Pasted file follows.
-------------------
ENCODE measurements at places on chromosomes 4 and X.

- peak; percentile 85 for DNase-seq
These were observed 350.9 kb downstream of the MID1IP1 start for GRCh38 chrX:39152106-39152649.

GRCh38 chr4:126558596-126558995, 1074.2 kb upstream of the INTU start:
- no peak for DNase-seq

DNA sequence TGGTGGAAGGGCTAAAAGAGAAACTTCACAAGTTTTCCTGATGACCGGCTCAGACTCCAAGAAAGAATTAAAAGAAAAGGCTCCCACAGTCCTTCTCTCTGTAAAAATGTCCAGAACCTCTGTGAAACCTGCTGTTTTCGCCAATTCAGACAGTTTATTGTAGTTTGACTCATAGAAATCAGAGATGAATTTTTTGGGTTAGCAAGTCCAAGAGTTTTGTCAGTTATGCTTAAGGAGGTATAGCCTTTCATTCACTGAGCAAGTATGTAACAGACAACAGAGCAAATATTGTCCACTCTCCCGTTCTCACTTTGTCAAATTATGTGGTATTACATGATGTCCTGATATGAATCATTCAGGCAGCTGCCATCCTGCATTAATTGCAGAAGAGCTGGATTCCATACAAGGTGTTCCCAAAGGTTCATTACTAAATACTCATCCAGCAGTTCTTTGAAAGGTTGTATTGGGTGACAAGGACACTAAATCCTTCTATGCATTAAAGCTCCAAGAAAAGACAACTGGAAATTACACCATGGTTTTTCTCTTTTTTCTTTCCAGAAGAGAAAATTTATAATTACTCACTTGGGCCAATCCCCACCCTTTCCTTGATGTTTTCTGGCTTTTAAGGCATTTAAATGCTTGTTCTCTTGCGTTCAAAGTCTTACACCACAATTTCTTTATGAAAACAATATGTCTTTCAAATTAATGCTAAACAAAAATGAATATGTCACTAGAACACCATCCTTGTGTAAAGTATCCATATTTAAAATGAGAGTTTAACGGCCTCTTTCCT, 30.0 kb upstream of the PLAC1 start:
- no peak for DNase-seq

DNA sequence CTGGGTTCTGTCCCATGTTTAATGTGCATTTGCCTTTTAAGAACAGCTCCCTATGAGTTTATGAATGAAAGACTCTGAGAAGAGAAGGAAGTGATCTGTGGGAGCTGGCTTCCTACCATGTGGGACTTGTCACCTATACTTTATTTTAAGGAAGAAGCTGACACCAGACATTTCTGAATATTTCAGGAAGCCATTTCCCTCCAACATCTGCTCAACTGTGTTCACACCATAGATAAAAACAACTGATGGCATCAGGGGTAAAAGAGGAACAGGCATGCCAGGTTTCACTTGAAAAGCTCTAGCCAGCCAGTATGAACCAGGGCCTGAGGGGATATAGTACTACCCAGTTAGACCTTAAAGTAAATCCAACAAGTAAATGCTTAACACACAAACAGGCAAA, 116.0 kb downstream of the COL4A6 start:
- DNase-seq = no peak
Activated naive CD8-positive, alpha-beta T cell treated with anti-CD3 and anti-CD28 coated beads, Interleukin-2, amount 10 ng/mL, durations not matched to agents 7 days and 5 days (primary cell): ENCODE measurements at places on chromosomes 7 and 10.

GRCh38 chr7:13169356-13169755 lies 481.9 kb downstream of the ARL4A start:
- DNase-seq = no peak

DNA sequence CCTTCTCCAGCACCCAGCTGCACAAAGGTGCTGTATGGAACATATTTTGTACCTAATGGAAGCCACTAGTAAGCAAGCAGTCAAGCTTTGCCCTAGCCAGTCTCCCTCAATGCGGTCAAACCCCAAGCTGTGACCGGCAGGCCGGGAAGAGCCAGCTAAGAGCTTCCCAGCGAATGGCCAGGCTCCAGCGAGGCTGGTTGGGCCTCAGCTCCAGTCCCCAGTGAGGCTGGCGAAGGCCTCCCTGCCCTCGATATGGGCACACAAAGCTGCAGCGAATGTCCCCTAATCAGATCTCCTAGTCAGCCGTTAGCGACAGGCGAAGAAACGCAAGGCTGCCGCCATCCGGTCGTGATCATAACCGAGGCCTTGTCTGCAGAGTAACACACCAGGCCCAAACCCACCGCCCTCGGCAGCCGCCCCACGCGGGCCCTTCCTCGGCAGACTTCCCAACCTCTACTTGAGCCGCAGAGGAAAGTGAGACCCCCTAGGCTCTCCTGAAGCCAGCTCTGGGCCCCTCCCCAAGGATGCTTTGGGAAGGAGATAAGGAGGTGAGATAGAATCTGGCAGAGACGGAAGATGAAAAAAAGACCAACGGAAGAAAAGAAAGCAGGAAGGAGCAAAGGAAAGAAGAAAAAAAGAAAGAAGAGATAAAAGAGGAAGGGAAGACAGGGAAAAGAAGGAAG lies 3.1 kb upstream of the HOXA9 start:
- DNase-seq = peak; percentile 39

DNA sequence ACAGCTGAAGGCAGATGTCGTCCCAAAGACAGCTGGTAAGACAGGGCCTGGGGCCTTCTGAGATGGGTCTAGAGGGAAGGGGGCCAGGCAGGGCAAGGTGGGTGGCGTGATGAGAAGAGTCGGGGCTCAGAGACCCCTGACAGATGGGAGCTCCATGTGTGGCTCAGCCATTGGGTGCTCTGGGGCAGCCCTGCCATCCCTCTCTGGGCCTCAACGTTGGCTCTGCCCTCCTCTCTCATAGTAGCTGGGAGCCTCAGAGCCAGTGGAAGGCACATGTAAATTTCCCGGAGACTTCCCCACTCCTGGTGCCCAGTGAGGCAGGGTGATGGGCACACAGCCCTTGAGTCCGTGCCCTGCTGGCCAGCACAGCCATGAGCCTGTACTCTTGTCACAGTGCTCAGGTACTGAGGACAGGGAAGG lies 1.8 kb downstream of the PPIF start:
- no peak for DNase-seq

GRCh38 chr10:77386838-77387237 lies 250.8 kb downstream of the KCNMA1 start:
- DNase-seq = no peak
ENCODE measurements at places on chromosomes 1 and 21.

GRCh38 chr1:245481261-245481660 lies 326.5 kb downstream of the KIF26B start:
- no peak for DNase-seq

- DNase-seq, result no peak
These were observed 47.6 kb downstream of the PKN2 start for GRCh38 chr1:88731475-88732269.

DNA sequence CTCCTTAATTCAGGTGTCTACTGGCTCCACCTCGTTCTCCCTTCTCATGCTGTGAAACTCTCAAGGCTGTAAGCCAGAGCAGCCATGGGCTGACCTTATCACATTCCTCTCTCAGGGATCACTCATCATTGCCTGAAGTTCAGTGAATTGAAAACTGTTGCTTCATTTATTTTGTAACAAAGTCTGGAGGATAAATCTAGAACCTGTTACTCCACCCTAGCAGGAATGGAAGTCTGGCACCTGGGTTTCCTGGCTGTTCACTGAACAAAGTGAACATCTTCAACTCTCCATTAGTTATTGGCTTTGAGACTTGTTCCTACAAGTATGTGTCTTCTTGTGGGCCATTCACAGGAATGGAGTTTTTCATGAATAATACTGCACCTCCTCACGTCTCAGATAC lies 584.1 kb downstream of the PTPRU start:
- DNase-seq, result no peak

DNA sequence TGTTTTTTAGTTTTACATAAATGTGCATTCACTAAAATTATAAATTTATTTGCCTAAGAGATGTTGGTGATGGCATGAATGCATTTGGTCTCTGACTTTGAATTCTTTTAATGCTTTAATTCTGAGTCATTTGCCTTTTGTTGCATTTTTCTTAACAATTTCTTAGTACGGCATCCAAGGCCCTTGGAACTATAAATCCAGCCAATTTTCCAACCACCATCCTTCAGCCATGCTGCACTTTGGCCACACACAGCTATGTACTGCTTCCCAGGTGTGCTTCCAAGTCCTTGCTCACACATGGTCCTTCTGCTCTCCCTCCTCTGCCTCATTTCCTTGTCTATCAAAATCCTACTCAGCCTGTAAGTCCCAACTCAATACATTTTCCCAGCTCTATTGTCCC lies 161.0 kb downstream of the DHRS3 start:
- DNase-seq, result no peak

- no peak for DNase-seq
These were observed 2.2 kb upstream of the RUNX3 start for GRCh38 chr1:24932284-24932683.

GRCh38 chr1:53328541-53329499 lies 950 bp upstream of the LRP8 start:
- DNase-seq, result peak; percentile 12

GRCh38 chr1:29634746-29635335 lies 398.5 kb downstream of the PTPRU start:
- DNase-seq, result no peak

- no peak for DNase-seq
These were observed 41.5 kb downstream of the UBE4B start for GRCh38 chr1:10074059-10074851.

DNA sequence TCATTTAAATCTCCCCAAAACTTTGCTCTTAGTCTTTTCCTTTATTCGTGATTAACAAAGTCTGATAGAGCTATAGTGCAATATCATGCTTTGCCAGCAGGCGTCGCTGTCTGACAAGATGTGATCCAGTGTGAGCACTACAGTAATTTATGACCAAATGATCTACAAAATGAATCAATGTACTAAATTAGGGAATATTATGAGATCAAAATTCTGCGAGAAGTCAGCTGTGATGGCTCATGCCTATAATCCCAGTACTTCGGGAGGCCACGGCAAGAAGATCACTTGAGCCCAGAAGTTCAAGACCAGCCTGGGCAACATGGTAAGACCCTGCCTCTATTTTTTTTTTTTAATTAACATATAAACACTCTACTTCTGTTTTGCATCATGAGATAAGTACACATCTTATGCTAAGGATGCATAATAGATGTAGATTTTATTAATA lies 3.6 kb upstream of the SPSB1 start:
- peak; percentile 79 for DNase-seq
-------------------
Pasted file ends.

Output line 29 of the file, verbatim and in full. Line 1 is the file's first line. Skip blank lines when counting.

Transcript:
These were observed 2.2 kb upstream of the RUNX3 start for GRCh38 chr1:24932284-24932683.